Twitter in India is supposed to be became the hub of anti-Muslim sentiments, once again demonstrating a scornful attitude towards Muslims, disparaging the community, religious beliefs and its followers. Right now,
#DelhiAgainstJehadiViolence hashtag has been trending on Twitter in India for almost 5 hours. Twitter continues amplifying posts from users that are blatantly bigoted and brazenly hate speech which is a flagrant violation of the laws. While Delhi has been engulfed in riots and violence, hate speech seems to be unabated in social media platforms especially in Twitter. In India, since Modi government came into office in 2014, violence against Muslims and Dalits, hate speech are spiked drastically. The language of exclusion, intimidating, threats of violence and marginalisation have crept into media coverage, prime-time debate and online platforms. As a result of these, Muslim Community are facing problematic levels of intolerance – including rising Islamophobia as well as the hatred.
Previously the hashtag #मुस्लिमो_का_संपूर्ण_बहिष्कार (Total boycott of Muslims) became a top trend aftermath of the murder of Kamlesh Tiwari, the 45-year-old leader of ultra-Right outfit Hindu Samaj Party. Same pattern is recurring again, #DelhiAgainstJehadiViolence is accumulating tweets from trolls, self-proclaimed Hindutva bhakts, pro-Right users and even some BJP leaders. It started trending on twitter when people under the banner of “Delhi Peace Forum” came out in large numbers and gathered at the Jantar Mantar honouring the sacrifice of Delhi Head Constable Ratan Lal, and IB officer Ankit Sharma who got matryed in Delhi Riots.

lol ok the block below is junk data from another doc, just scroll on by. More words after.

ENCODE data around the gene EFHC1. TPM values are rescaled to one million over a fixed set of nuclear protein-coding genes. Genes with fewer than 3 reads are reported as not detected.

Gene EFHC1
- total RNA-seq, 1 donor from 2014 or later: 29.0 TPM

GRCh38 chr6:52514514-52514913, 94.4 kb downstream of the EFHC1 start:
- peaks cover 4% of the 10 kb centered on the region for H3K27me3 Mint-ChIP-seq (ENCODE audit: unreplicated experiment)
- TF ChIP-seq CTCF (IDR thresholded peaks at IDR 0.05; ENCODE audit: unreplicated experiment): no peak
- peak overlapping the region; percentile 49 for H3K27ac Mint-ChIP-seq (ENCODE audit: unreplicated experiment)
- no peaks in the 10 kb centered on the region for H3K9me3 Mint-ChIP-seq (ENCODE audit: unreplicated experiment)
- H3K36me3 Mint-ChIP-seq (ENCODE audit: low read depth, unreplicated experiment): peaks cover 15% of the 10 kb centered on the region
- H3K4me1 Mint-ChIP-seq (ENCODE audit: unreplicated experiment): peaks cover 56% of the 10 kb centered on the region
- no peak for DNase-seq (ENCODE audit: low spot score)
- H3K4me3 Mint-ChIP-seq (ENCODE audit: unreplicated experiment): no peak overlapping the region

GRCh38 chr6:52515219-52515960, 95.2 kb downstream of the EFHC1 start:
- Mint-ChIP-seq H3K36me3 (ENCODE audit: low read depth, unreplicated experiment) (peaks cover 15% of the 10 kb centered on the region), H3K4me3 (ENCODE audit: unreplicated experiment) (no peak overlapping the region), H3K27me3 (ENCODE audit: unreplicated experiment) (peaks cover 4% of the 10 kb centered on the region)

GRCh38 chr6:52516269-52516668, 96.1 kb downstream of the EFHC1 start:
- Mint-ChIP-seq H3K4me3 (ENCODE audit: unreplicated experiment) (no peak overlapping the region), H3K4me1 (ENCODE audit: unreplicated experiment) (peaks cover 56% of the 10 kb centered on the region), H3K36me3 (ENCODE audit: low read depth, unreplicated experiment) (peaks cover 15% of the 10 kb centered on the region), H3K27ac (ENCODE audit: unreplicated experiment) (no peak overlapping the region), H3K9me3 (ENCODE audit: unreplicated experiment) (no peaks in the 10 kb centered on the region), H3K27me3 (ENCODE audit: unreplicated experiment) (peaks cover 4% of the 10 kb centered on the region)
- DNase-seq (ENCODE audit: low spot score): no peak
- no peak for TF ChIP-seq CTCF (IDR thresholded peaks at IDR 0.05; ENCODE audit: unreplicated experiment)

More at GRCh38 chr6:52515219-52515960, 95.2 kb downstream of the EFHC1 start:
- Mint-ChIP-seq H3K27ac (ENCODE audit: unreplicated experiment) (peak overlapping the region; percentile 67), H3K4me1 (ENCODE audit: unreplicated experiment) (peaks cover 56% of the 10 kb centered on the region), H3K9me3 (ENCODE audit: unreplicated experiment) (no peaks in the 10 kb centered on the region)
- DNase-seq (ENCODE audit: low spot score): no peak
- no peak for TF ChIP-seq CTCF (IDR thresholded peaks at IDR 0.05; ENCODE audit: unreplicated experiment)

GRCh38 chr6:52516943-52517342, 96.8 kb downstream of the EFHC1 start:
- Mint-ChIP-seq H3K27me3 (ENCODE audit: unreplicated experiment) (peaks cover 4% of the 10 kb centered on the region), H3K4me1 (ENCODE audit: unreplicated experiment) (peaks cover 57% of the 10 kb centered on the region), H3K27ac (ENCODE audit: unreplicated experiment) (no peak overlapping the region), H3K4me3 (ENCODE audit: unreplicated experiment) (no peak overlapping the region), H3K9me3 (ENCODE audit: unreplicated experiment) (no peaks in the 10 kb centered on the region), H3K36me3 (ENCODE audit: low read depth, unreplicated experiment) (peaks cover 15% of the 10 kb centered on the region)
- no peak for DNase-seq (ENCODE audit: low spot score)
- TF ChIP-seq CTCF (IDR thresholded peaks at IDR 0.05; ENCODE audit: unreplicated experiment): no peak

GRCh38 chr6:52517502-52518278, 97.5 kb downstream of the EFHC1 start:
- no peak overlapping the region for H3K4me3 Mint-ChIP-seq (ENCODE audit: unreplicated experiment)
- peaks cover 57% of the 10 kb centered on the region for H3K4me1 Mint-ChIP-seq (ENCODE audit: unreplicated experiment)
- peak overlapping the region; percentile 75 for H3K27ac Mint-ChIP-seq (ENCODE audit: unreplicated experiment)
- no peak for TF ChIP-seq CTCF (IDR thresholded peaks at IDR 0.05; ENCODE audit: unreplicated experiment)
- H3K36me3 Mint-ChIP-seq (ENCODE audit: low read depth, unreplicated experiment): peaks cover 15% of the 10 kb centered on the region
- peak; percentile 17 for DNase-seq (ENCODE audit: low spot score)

This is, however, not the first outright expression of hate against Muslims, a couple of months ago, Twitter hashtag like ‘#ProphetisGay’ and ‘#BoycottAllah’ were trending, tweets were homophobic and Islamophobic in nature and also blatantly bigoted.
The word “Hate Speech” is defined by the United Nations as, “any kind of communication in speech, writing or behaviour, that attacks or uses pejorative or discriminatory language with reference to a person or a group on the basis of who they are, in other words, based on their religion, ethnicity, nationality, race, colour, descent, gender or other identity factor.”
Countering and Preventing Hate Speech
King Abdullah bin Abdulaziz International Centre for Interreligious and Intercultural Dialogue (KAICIID) is an intergovernmental organization whose mandate is to promote the use of dialogue globally to prevent and resolve conflict to enhance understanding and cooperation. It believes hate speech requires a coordinated response from religious leaders, policymakers, journalists and the general public – both to address the main drivers of hate speech and to provide a coordinated response which upholds the fundamental rights and inclusion of all communities and individuals. While government authorities have the primary responsibility to prevent incitement and protect their people from atrocity crimes, it is up to everyone to stop hate speech and the violence it enables and encourages.
According to KAICIID, there are many ways to counter and prevent hate speech. These include:
1. Raising awareness through community-held trainings or educating friends and family on the dangers of discrimination and intolerance
2. Reporting social media posts which spread rumours or misinformation
3. Boosting positive messages of peace and tolerance on social media and online platforms
4. Supporting individuals or groups who are targeted by hate speech and encouraging policymakers to take action against discriminatory language or policies
5. Hosting workshops on conflict sensitive journalism in order to help journalists develop the ethical capacities to identify sources of conflict, and to report news fairly and accurately
6. Forming early warning and early response committees at the national and local levels to monitor hate speech and other forms of incitement to violence.
Md Irshad Ayub English editor at Millat Times and Delhi-based freelance journalist.